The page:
The Mediterranean diet
The Mediterranean diet is a modern nutritional recommendation inspired by the traditional dietary patterns of Greece, Spain, Cyprus and Southern Italy. The principal aspects of this diet include proportionally high consumption of olive oil, legumes, unrefined cereals, fruits, and vegetables, moderate to high consumption of fish, moderate consumption of dairy products (mostly cheese and yogurt), moderate wine consumption, and low consumption of meat and meat products. The Mediterranean diet includes few fatty acids, while it is rich in carbohydrates and fiber and contains many monounsaturated fatty acids, which are derived mainly from olive oil.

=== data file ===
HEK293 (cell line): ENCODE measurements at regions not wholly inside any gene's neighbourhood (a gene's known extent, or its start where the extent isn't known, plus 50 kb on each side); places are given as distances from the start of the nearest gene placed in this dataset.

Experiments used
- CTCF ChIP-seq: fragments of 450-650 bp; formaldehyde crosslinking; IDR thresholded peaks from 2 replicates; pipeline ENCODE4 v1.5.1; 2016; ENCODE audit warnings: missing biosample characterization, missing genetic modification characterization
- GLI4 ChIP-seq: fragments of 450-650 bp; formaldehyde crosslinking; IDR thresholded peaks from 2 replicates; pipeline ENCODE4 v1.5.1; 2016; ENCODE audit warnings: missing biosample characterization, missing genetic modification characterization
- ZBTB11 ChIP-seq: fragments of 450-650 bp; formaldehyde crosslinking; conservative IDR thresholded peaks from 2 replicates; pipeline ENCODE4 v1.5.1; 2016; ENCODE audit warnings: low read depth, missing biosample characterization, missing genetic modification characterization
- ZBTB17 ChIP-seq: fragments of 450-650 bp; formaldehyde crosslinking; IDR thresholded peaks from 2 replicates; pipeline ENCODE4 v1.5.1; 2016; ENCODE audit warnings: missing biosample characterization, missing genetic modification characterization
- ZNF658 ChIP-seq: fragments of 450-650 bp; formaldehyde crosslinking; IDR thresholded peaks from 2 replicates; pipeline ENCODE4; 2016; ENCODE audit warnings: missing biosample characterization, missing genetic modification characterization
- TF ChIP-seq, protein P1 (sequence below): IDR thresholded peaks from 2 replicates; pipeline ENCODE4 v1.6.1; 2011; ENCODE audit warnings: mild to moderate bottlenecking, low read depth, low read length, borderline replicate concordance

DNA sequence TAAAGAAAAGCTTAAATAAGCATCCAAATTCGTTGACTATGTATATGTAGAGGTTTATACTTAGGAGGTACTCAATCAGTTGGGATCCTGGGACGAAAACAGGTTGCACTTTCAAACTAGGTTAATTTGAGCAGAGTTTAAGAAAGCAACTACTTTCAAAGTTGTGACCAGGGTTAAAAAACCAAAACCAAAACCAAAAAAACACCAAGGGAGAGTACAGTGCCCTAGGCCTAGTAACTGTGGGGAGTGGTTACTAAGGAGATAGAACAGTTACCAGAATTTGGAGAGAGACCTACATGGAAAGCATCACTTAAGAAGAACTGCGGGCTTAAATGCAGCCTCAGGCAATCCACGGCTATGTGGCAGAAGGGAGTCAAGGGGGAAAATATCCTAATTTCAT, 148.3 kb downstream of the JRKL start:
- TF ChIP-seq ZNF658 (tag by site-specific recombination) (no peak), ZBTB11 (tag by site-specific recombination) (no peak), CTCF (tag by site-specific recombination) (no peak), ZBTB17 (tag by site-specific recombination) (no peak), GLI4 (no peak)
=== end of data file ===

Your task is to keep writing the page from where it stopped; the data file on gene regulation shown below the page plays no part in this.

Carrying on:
Olive oil is often considered characteristic of the Mediterranean diet. It contains a very high level of monounsaturated fats, most notably oleic acid, which epidemiological studies suggest may be linked to a reduction in coronary heart disease risk. There is also evidence that the antioxidants in olive oil improve cholesterol regulation and LDL cholesterol reduction, and that it has other anti-inflammatory and anti-hypertensive effects.
Numerous researches show the health benefits of adopting the Mediterranean diet. For example, a 2011 systematic review found that a Mediterranean diet appeared to be more effective than a low-fat diet in bringing about long-term changes to cardiovascular risk factors, such as lowering cholesterol level and blood pressure. Also, a 10-year study found that adherence to a Mediterranean diet and healthful lifestyle was associated with more than a 50% lowering of early death rates. A 5-year study of 7,447 people reported that the Mediterranean diet reduced the risk of heart disease in people at high risk by “about 30 percent” when compared with individuals on just a low fat diet.